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Coping Artificial light: Health, Mood and Beauty.











Our entire being is tuned to a delicate internal clock called the circadian rhythm, signaled by the daily, lunar, and seasonal cycles. Without us being conscious of it, this clock governs our body functions, appetites, menstrual cycles, hormones, and sleep-wake cycles. The internal body clock and its effect on our metabolism are well-established and documented. Dinacharya-diurnal, Ratricharya - nocturnal and Ritucharya - seasonal regimens advocated by Ayurveda, attune our bodies to the subtle energies of these rhythms.


Since the origin of life, the sun has been the only primary source of light to us, until now. After 100 years of disruption caused by artificial lighting, we now fully understand the damage it may cause. In the spectrum of Visible light, the range between 380 to 500 nm is called high energy visible light (HEV), commonly known as BLUE LIGHT. All artificial bright light sources, like screens, white light bulbs, and fluorescent tube lights, have a high HEV.


How do they affect you?

To put it simply, it makes you more alert. Bright light tells your brain to be hyper-aware of your surroundings. To some extent, it improves cognition and memory too.


But, the body needs rest, lest we experience burnout. Life goes about in circles of productivity and rest. It is inherent to all living matter. On overexposure, slowly the body starts experiencing stress. Compensatory mechanisms to counter this stress, in the long run, can precipitate metabolic issues like Thyroid disorders, PCOD, Hypertension, Type 2 DM, Chronic stress, fatigue, and sleep quality deterioration. (1)


Specifically, on the skin, It increases reactive oxygen species and progresses skin aging. (2)

Many experts also recommend using Sunscreens indoors to prevent skin damage.


Indeed, the exposure to blue light is still less indoors than out in the sun. Still, the delicate circadian rhythm was not prepared for constant exposure to light even after sunset to late in the evening from an evolutionary perspective. Thus we truly need some coping mechanisms.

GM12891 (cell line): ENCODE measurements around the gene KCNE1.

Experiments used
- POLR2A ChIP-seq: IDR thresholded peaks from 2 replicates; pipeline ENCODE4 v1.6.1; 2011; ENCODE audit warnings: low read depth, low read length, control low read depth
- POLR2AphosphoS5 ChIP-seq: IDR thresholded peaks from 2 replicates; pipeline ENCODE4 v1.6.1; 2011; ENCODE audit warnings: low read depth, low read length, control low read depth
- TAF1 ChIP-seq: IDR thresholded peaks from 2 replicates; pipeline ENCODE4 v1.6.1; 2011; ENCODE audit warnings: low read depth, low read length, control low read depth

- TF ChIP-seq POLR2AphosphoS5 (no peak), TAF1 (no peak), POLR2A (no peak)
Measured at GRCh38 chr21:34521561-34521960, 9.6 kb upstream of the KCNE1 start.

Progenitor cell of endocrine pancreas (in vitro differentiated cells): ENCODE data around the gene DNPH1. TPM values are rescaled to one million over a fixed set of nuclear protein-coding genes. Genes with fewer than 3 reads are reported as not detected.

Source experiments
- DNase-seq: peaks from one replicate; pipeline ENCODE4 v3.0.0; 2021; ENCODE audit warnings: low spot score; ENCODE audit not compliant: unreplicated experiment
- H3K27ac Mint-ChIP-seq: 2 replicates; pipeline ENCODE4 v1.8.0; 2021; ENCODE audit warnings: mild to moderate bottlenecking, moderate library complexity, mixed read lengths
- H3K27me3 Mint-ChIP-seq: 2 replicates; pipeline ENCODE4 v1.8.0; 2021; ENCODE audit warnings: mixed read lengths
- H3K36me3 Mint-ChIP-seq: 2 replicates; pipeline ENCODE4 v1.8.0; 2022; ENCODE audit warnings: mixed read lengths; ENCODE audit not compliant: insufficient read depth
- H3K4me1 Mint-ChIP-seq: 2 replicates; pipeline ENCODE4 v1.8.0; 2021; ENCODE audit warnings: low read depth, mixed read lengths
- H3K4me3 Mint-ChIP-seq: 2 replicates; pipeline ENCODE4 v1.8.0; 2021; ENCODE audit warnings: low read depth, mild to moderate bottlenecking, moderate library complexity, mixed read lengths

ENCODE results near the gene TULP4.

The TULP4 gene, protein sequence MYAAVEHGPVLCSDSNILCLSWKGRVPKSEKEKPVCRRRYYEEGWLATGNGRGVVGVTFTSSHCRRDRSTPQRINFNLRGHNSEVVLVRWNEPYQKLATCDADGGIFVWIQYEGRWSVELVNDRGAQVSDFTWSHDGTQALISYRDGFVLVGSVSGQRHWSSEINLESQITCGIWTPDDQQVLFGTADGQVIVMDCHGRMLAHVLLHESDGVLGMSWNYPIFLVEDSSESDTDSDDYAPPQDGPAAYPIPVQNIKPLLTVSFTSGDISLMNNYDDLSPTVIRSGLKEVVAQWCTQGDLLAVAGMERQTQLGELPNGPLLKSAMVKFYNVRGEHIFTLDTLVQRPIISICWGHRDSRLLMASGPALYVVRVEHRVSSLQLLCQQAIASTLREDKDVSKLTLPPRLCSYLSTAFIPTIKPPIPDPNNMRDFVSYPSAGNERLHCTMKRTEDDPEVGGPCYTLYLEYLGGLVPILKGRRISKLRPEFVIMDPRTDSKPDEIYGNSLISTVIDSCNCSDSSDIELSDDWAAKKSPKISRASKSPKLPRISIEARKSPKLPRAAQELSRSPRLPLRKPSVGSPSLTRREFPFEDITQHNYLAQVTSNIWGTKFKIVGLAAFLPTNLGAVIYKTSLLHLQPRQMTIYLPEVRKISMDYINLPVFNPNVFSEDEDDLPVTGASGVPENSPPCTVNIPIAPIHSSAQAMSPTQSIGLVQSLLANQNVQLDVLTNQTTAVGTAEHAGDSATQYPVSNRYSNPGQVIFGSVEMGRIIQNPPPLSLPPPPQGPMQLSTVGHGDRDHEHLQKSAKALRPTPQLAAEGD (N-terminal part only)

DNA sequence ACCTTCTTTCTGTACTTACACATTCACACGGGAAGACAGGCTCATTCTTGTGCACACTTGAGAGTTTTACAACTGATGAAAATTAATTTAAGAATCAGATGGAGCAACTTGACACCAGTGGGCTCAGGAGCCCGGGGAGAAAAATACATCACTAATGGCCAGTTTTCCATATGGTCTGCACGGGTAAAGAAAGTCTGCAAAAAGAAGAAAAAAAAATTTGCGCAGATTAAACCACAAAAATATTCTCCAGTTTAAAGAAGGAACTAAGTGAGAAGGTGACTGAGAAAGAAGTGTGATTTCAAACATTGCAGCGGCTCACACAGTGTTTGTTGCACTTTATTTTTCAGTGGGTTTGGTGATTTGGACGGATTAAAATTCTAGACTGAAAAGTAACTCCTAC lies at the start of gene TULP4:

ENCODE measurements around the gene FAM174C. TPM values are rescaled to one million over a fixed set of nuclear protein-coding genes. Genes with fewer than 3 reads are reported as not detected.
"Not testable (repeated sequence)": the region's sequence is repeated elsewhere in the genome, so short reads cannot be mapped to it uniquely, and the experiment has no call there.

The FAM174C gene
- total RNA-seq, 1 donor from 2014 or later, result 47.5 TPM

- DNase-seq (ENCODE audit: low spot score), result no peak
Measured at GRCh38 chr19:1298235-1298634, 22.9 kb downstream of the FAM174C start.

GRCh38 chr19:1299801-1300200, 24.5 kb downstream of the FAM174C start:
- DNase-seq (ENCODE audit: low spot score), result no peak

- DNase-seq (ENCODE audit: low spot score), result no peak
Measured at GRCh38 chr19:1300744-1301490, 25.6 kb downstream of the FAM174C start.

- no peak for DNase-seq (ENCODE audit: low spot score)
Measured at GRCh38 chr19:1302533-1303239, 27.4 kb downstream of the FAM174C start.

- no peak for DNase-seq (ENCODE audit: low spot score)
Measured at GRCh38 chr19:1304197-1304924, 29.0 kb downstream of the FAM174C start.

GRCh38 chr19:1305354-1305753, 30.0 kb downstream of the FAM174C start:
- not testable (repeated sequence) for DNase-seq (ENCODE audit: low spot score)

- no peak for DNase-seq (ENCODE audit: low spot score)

1. Skin : Anti Aging care: Antioxidant-rich cosmetics may help combat the free radical stress on the skin, protect the collagen, and correct pigmentation issues. Ayurveda has a rich inventory of herbs that scavenge free oxygen radicals.






2. Metabolism: Limiting screen time after sunset: Needless to say, this may contribute positively to the weight loss you have been trying to achieve, upkeep your insulin sensitivity (4)(3), or even keep the thyroxine dose as low as possible.







3. Eyes: Carotenes are proven to reverse the effects of blue light on skin and eyes. Carrots, Pumpkins, Red and Yellow bell peppers, Broccoli, Spinach, and organic Cow’s ghee are a great addition to your daily diet. (5)





4. Mood: Change the night lights to a warm yellow. New age Screen blocks also diminish the white lights from your screens. Replacing all white light sources, especially at night, is proven to aid eyesight positively and reduce physiological signs of stress.







5. Sleep: Wind down your work on screen before sunset, and make early nights a habit. Mathew Walker vehemently reiterates the importance of sleep. Take leisure beyond the glare of bright lights. Take a walk by the starlit sky. Challenge someone in a board game instead of a video game. This may balance your melatonin (sleep hormone) surge and promote sound sleep.




Summary : Artificial lighting affects our Skin, Metabolism, Eyes, Mood and Sleep. It is here to stay, We definitely cant wish it away. Let's accept it's detrimental effects and move on to find ways to attune our lives around the natural rhythms of sunlight. It may keep the skin radiant, eyes sharper, and body younger in the long run.



Hi I am Dr. Zeel Gandhi

My calling in life is to democratize Ayurveda because all of us are entitled to be the best versions of ourselves. Tip-top metabolism, super strength, lush hair, shiny skin, and blissful mental health – Ayurveda is so simple to employ but deeply transforming.

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